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Recapping the Conceptualizing Public Engagement Series: Part Two. How does our community define public engagement?

Elyse Aurbach, Public Engagement Lead

One observation that led us to convene a group of partners and launch the Conceptualizing Public Engagement (CPE) series was the observation that the words “public engagement” mean different things to different people.

Professional communicators emphasize different aspects of public engagement than scholars working in partnership with local communities. Performance and exhibition artists pursue different forms of engagement work than do those who are working to influence local and national policy. Museums engage visitors and families differently than do groups partnering with business communities. And yet these are all channels and approaches that the University of Michigan uses to engage different publics. We were curious: in addition to the differences between these spaces, publics, interactions, and goals, what are the important similarities, points of connection, and things we might learn from each other as we pursue different forms of public engagement work?

Reflections of Previous Definitions

The task of defining public engagement has been undertaken by others before us – both at and beyond the University of Michigan (U-M). Several examples include:

Engaged Michigan defines civic engagement as: “We develop capacity in partnership with communities, and in doing so, support the University of Michigan’s mission of research, education, and service. Civic engagement at the U-M prepares students, faculty, and staff to work collaboratively through practice, teaching, and research towards these same goals for full participation in a complex, democratic, and just society. We engage with communities around the world to build mutual understanding, to improve the quality of life, and to affect systemic change through developing and integrating the combination of knowledge, skills, values, reflection and motivation to provoke inquiry and affect meaningful change through shared commitment, open communication, partnership, and reciprocity.”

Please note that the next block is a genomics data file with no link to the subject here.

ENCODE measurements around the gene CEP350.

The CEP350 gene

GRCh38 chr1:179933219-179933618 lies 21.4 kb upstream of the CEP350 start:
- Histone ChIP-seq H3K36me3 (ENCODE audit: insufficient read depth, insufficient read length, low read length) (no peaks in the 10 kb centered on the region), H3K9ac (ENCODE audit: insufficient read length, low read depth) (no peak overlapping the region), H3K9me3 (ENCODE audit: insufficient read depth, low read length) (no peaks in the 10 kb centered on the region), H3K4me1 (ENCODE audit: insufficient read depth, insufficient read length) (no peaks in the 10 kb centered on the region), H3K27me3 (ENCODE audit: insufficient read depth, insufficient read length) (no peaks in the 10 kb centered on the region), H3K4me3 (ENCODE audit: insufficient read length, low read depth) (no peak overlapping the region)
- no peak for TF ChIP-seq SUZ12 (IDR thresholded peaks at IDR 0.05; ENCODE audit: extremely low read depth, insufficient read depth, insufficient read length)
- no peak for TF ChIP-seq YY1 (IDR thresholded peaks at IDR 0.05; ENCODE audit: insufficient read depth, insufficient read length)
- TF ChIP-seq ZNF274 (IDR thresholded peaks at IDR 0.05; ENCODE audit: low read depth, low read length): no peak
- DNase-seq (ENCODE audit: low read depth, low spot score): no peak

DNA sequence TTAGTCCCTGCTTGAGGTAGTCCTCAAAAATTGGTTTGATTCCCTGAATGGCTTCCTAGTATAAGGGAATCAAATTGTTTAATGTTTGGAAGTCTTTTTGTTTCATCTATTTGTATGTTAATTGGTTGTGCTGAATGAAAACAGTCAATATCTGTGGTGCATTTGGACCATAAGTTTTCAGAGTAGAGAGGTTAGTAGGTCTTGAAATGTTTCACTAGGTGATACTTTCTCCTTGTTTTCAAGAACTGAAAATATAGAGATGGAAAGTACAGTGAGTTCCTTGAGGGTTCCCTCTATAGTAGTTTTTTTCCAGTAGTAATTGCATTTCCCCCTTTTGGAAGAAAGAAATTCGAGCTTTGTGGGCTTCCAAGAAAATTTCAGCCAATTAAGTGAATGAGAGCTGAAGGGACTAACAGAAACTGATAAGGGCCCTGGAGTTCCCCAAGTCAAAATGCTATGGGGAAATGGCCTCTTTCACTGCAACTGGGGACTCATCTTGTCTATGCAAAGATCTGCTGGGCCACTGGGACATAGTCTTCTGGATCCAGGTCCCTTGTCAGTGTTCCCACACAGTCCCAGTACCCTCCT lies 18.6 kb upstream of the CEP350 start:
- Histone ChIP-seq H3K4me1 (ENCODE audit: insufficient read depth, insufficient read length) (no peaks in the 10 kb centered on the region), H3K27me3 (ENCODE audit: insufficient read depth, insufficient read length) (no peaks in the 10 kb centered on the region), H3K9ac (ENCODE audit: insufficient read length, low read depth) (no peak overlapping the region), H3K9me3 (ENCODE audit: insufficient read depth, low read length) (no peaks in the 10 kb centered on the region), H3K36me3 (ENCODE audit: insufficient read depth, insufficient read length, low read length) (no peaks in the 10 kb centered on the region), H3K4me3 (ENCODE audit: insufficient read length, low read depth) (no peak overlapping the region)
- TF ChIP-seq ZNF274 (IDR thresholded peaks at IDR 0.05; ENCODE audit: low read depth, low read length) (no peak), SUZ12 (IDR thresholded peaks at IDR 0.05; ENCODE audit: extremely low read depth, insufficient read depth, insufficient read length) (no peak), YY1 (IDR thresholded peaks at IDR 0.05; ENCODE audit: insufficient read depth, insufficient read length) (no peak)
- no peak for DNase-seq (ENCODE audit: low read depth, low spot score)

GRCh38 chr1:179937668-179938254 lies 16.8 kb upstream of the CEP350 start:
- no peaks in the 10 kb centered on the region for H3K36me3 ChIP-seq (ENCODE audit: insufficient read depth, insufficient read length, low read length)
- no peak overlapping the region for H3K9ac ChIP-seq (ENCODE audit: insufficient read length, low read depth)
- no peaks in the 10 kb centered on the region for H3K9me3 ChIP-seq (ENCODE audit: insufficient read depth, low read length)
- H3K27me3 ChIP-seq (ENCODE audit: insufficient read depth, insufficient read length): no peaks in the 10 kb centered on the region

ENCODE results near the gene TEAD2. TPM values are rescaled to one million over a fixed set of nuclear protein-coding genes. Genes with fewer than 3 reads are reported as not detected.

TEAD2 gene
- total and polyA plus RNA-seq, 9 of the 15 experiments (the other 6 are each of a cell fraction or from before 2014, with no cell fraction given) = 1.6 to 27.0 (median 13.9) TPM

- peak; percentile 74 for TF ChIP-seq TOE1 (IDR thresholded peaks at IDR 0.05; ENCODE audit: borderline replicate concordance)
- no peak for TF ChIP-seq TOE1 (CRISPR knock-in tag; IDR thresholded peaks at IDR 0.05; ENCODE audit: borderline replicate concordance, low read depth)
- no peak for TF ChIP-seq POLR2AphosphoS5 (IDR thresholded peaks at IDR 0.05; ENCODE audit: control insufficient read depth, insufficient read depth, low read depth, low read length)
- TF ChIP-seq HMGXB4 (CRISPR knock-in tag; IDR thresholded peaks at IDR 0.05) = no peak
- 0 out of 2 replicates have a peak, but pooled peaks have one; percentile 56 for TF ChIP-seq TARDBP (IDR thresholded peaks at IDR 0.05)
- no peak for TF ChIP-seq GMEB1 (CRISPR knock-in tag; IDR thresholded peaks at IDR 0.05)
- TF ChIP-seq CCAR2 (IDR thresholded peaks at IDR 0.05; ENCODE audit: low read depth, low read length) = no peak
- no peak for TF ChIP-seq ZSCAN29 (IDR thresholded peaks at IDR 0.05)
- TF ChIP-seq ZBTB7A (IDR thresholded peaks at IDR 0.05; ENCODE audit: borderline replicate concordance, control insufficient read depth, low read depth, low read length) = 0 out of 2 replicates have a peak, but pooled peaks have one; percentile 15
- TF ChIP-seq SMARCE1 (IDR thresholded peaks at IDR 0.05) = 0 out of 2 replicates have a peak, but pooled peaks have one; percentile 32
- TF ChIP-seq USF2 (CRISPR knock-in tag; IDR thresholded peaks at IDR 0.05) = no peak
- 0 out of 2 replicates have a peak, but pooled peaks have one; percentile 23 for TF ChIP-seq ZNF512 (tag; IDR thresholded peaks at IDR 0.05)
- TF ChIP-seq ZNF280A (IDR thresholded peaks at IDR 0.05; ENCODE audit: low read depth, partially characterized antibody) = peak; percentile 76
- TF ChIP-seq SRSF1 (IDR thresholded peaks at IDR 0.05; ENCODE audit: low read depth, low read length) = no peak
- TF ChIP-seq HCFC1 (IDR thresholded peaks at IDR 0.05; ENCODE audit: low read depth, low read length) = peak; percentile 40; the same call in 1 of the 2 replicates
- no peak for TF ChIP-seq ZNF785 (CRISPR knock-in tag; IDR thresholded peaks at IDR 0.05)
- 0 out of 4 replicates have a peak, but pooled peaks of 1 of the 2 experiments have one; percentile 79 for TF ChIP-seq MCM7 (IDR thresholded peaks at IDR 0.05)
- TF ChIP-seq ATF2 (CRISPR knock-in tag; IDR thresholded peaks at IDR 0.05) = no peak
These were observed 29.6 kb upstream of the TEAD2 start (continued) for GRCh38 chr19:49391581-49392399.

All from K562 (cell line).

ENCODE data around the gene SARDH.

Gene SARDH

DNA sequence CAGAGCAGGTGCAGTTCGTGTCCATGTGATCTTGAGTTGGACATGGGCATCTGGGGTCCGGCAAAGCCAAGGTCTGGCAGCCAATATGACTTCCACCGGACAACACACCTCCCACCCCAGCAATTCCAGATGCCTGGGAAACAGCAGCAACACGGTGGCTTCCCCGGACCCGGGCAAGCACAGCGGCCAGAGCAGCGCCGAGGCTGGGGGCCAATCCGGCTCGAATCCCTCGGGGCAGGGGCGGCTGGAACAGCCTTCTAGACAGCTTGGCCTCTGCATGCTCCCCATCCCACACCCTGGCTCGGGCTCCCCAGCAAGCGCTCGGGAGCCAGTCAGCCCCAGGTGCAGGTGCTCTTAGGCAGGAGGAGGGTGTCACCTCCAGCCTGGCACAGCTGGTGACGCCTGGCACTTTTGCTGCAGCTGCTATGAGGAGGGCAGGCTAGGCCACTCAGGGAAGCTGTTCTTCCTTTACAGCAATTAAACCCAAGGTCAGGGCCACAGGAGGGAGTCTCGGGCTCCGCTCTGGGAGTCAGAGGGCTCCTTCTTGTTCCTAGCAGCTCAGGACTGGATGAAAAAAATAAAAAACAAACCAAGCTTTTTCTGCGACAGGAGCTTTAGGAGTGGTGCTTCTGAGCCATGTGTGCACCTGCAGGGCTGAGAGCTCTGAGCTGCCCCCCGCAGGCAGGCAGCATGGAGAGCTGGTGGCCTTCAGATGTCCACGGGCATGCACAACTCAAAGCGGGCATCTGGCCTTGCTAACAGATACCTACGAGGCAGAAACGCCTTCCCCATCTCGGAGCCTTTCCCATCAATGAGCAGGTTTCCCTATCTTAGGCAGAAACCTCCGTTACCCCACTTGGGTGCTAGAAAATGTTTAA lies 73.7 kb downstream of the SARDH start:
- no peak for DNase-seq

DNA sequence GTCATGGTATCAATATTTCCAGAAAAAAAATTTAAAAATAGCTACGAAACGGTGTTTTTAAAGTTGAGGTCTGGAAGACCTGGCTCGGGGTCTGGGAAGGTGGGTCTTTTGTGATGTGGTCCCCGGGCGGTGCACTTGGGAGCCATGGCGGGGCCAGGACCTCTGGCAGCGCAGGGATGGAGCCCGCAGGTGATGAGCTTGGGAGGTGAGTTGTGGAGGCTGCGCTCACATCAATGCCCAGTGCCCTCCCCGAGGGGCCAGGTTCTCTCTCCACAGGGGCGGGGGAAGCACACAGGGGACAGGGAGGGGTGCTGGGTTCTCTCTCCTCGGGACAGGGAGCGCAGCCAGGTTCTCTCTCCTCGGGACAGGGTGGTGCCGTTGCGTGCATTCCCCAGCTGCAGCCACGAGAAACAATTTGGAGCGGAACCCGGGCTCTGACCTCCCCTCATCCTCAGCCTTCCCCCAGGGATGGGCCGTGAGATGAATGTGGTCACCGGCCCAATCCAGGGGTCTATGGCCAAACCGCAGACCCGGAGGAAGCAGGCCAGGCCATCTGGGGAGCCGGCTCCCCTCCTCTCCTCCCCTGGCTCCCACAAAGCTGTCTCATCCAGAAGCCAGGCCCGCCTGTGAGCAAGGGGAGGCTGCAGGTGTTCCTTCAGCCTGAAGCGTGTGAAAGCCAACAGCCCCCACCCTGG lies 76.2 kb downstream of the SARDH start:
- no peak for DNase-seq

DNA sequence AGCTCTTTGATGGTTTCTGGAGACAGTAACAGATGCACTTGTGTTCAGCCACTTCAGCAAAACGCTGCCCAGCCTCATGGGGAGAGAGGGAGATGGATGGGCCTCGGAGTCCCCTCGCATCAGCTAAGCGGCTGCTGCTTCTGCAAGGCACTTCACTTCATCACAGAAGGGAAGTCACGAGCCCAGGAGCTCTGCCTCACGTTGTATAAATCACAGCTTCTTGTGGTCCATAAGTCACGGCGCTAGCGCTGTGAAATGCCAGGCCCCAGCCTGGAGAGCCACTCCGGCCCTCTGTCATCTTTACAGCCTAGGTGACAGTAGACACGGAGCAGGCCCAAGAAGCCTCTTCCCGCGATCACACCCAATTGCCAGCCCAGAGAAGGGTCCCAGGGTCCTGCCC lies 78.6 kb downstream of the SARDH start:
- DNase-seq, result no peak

The U-M Public Engagement and Impact focus area articulates three primary areas of public engagement, including policy and advocacy, educational outreach, and media interactions.

The American Association for the Advancement of Science has a different description. “Public engagement with science describes intentional, meaningful interactions that provide opportunities for mutual learning between scientists and the public. Mutual learning refers not just to the acquisition of knowledge, but also to increased familiarity with a breadth of perspectives, frames, and worldviews. Goals for public engagement with science include civic engagement skills and empowerment, increased awareness of the cultural relevance of science, and recognition of the importance of multiple perspectives and domains of knowledge to scientific endeavors.”

What We Heard

During CPE meetings, we asked small groups of participants to work together to come up with a tweet-able definition of public engagement to learn how our community thinks about and articulates the core qualities and values of public engagement.

We analyzed these tweetable definitions across all participants and sessions in order to extract commonalities. The major themes that emerged across most or all definitions that were surfaced during CPE Topic One sessions included: